The UK’s Supreme Court has come down in favour of the UK’s biggest supermarket chains in a long-runnning legal battle over the level of interchange fees charged by Visa and Mastercard
The Supreme Court unanimously upheld the conclusion of the Court of Appeal that the multi-lateral interchange fees (MIFs) infringed EU antitrust rules by illegally restricting competition in the acquiring market.
The landmark ruling concludes several years of economic and legal battle over the rate of interchange fees set by Visa and Mastercard. Many of the UK’s biggest retailers have already lodged substantial claims against the global schemes, with Sainsbury’s et al. previously being awarded over £69 million at the Court of Appeal.
In announcing the judgement, Justice Nicholas Hamblen dismissed all grounds of appeal brought by the credit card companies, except one point over the degree of precision required to calculate loss, the so-called broad axe issue.
“The effect of the collective agreement to set the MIF is to fix a minimum price floor for the [merchant service charge],” Justice Hamblen said. “A significant portion of the [charge] is thereby immunized from competitive bargaining and is determined by collective agreement rather than by competition.”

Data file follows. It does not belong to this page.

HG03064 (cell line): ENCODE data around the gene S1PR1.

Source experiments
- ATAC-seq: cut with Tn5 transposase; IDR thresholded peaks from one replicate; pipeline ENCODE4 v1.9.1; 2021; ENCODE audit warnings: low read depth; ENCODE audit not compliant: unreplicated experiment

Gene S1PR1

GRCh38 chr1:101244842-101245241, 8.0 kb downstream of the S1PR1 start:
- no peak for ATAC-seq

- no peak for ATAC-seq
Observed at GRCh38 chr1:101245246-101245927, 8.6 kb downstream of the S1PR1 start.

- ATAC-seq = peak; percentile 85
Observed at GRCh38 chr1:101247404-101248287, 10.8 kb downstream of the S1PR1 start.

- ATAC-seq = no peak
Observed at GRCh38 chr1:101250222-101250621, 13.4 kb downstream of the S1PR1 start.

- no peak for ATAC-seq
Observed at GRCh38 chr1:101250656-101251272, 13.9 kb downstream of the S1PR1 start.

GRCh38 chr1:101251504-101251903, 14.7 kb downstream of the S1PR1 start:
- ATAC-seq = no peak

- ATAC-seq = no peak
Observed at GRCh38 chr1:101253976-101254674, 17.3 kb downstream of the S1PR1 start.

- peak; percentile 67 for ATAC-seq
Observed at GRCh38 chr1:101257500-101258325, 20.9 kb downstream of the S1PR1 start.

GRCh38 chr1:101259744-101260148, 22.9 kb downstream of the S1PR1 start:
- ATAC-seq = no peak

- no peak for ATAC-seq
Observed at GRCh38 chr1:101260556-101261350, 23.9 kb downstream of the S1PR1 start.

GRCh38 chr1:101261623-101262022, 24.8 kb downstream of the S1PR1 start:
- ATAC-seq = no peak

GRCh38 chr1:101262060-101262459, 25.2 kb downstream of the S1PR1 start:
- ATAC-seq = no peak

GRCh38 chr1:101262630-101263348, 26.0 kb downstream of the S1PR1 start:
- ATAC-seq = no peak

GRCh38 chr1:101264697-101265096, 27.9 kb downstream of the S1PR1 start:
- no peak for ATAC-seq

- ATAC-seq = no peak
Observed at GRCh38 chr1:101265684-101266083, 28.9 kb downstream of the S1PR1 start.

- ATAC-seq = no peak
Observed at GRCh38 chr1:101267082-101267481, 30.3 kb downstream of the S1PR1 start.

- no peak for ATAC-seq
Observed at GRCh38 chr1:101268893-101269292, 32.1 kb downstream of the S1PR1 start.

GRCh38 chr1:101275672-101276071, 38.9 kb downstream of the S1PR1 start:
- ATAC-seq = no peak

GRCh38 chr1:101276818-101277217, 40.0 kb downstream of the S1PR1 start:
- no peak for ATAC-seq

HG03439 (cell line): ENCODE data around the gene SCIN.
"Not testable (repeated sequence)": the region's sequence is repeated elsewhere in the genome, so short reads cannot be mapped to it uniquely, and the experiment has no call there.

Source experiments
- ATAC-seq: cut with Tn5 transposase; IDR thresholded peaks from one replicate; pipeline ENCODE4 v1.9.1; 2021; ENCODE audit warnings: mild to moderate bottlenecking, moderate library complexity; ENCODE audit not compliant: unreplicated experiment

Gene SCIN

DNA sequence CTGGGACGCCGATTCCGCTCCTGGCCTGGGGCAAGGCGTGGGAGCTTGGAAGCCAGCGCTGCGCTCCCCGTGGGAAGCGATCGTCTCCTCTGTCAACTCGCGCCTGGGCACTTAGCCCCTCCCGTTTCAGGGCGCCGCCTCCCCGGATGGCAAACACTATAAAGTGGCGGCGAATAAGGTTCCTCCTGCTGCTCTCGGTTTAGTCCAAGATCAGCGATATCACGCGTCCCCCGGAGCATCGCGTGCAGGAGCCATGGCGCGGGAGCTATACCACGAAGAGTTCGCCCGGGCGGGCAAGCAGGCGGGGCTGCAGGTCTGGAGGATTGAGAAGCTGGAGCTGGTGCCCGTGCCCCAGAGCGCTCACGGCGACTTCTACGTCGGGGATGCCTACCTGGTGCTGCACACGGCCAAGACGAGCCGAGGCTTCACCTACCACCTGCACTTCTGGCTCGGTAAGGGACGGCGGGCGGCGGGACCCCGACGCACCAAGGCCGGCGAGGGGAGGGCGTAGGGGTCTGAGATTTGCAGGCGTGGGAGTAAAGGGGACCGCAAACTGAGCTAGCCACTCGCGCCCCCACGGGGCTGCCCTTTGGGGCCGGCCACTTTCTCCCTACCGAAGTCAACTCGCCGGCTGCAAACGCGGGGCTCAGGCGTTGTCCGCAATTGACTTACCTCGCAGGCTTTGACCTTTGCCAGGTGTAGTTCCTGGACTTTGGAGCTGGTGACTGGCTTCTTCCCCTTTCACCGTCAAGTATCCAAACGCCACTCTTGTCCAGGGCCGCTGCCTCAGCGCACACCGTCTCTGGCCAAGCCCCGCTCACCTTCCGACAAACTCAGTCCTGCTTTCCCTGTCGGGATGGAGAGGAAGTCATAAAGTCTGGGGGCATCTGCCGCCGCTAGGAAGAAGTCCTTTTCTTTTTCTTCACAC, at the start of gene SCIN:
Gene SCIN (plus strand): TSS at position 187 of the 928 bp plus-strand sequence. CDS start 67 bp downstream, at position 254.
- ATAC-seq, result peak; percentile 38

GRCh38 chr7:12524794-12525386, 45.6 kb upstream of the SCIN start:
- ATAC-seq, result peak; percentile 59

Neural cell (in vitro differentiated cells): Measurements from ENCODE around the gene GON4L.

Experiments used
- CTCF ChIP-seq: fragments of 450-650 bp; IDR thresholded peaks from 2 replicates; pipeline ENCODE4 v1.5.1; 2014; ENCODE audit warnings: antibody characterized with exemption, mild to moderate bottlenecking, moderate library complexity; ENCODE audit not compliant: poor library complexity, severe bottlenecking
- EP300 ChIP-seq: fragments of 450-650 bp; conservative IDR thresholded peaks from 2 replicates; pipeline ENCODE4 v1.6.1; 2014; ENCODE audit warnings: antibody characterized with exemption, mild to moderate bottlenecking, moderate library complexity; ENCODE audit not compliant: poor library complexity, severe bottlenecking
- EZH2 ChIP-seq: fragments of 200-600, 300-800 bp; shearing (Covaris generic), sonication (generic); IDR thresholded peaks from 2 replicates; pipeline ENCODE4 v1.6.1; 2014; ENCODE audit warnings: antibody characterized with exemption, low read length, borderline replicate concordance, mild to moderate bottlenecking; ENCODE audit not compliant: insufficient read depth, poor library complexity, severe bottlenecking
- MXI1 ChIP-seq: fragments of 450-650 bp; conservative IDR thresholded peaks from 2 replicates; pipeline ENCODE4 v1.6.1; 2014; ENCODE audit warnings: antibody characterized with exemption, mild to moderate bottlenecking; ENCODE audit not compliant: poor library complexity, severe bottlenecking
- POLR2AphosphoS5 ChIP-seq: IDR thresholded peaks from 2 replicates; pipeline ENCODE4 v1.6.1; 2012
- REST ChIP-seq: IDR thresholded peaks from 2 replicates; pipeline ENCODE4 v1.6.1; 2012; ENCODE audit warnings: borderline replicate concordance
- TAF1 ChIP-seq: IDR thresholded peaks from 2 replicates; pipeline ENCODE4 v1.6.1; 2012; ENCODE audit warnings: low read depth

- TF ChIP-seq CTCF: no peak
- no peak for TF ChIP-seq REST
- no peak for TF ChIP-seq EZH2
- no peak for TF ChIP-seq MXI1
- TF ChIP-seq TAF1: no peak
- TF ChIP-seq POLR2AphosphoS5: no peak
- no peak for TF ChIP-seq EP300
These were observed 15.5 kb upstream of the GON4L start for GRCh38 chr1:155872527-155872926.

The judgement does not specify exactly how much the merchants are entitled to in repayment, but it is expected to pave the way for other cases to be brought to the commercial court.
Callum Godwin, chief of economist at payments consultancy CMSPI, states: “The merchants have succeeded on the major issues and it leaves very little room for manoeuvre for Visa and Mastercard. This is a resounding victory for the merchant community – retailers now have a fantastic opportunity to issue claims off the back of this ruling. Further, this ruling could have major ramifications worldwide”
CMSPI is currently supporting over 50 merchants in quantifying and progressing their claims.
Godwin estimates that the maximum pay-out for merchants could be €17bn if Visa and Mastercard fail to prove pass-through benefits. If European merchants then proceed, it could be as much as €68bn – representing the total Interchange paid since 2013.